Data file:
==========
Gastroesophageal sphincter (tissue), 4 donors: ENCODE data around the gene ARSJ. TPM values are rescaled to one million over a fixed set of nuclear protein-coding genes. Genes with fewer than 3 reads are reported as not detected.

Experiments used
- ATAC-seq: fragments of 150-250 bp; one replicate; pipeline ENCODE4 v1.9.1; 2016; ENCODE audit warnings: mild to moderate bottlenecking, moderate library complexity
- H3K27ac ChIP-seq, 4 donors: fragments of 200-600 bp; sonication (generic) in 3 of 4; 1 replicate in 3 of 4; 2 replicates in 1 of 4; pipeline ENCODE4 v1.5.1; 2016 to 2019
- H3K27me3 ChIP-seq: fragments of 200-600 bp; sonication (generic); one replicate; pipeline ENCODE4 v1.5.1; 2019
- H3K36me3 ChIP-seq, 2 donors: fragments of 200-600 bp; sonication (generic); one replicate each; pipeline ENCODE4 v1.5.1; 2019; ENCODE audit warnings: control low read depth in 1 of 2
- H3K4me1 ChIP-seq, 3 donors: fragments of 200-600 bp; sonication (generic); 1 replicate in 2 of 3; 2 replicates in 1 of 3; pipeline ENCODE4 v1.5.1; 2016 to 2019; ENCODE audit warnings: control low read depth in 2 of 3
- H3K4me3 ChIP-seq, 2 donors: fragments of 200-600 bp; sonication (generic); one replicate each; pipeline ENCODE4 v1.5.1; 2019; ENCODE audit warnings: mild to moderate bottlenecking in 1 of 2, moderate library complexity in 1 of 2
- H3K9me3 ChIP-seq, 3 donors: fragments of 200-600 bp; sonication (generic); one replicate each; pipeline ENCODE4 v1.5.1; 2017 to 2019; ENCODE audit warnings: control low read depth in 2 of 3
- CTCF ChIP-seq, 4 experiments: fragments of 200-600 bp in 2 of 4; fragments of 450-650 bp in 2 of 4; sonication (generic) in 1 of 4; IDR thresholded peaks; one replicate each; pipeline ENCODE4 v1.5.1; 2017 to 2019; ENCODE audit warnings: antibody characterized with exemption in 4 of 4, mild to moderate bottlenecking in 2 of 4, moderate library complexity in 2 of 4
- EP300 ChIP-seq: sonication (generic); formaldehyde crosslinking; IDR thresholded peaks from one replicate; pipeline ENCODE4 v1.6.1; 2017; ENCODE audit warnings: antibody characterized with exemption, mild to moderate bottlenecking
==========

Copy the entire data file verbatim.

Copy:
Gastroesophageal sphincter (tissue), 4 donors: ENCODE data around the gene ARSJ. TPM values are rescaled to one million over a fixed set of nuclear protein-coding genes. Genes with fewer than 3 reads are reported as not detected.

Experiments used
- ATAC-seq: fragments of 150-250 bp; one replicate; pipeline ENCODE4 v1.9.1; 2016; ENCODE audit warnings: mild to moderate bottlenecking, moderate library complexity
- H3K27ac ChIP-seq, 4 donors: fragments of 200-600 bp; sonication (generic) in 3 of 4; 1 replicate in 3 of 4; 2 replicates in 1 of 4; pipeline ENCODE4 v1.5.1; 2016 to 2019
- H3K27me3 ChIP-seq: fragments of 200-600 bp; sonication (generic); one replicate; pipeline ENCODE4 v1.5.1; 2019
- H3K36me3 ChIP-seq, 2 donors: fragments of 200-600 bp; sonication (generic); one replicate each; pipeline ENCODE4 v1.5.1; 2019; ENCODE audit warnings: control low read depth in 1 of 2
- H3K4me1 ChIP-seq, 3 donors: fragments of 200-600 bp; sonication (generic); 1 replicate in 2 of 3; 2 replicates in 1 of 3; pipeline ENCODE4 v1.5.1; 2016 to 2019; ENCODE audit warnings: control low read depth in 2 of 3
- H3K4me3 ChIP-seq, 2 donors: fragments of 200-600 bp; sonication (generic); one replicate each; pipeline ENCODE4 v1.5.1; 2019; ENCODE audit warnings: mild to moderate bottlenecking in 1 of 2, moderate library complexity in 1 of 2
- H3K9me3 ChIP-seq, 3 donors: fragments of 200-600 bp; sonication (generic); one replicate each; pipeline ENCODE4 v1.5.1; 2017 to 2019; ENCODE audit warnings: control low read depth in 2 of 3
- CTCF ChIP-seq, 4 experiments: fragments of 200-600 bp in 2 of 4; fragments of 450-650 bp in 2 of 4; sonication (generic) in 1 of 4; IDR thresholded peaks; one replicate each; pipeline ENCODE4 v1.5.1; 2017 to 2019; ENCODE audit warnings: antibody characterized with exemption in 4 of 4, mild to moderate bottlenecking in 2 of 4, moderate library complexity in 2 of 4
- EP300 ChIP-seq: sonication (generic); formaldehyde crosslinking; IDR thresholded peaks from one replicate; pipeline ENCODE4 v1.6.1; 2017; ENCODE audit warnings: antibody characterized with exemption, mild to moderate bottlenecking